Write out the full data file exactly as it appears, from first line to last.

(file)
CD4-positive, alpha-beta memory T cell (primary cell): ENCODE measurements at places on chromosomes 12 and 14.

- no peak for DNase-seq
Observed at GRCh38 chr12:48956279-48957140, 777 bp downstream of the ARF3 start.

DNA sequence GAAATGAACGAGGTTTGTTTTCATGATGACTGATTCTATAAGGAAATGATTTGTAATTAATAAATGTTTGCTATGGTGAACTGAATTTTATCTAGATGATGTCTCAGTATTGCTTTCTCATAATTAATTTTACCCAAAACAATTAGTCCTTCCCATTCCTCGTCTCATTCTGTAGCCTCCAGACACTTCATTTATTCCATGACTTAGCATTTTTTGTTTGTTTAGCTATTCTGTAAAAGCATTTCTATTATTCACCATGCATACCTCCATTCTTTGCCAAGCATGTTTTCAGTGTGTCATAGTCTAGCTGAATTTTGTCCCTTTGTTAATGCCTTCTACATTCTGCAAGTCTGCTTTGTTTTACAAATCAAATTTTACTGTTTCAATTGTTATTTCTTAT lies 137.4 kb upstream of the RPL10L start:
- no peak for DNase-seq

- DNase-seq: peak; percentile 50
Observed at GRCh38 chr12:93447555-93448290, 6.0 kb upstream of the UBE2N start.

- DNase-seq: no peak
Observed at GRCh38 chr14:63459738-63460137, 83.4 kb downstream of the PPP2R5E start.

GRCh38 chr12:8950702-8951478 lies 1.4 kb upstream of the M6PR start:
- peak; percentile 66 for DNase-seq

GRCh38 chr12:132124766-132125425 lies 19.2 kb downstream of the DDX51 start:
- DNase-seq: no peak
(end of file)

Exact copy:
CD4-positive, alpha-beta memory T cell (primary cell): ENCODE measurements at places on chromosomes 12 and 14.

- no peak for DNase-seq
Observed at GRCh38 chr12:48956279-48957140, 777 bp downstream of the ARF3 start.

DNA sequence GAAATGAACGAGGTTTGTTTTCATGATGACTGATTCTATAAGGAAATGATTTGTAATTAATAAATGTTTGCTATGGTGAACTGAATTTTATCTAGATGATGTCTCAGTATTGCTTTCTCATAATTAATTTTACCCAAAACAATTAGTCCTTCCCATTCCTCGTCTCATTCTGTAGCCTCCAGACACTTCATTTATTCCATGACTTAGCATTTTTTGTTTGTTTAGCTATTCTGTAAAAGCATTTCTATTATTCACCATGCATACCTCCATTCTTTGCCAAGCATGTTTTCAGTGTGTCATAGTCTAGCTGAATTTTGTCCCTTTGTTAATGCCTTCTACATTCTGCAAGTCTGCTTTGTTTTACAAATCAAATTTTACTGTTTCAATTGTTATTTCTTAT lies 137.4 kb upstream of the RPL10L start:
- no peak for DNase-seq

- DNase-seq: peak; percentile 50
Observed at GRCh38 chr12:93447555-93448290, 6.0 kb upstream of the UBE2N start.

- DNase-seq: no peak
Observed at GRCh38 chr14:63459738-63460137, 83.4 kb downstream of the PPP2R5E start.

GRCh38 chr12:8950702-8951478 lies 1.4 kb upstream of the M6PR start:
- peak; percentile 66 for DNase-seq

GRCh38 chr12:132124766-132125425 lies 19.2 kb downstream of the DDX51 start:
- DNase-seq: no peak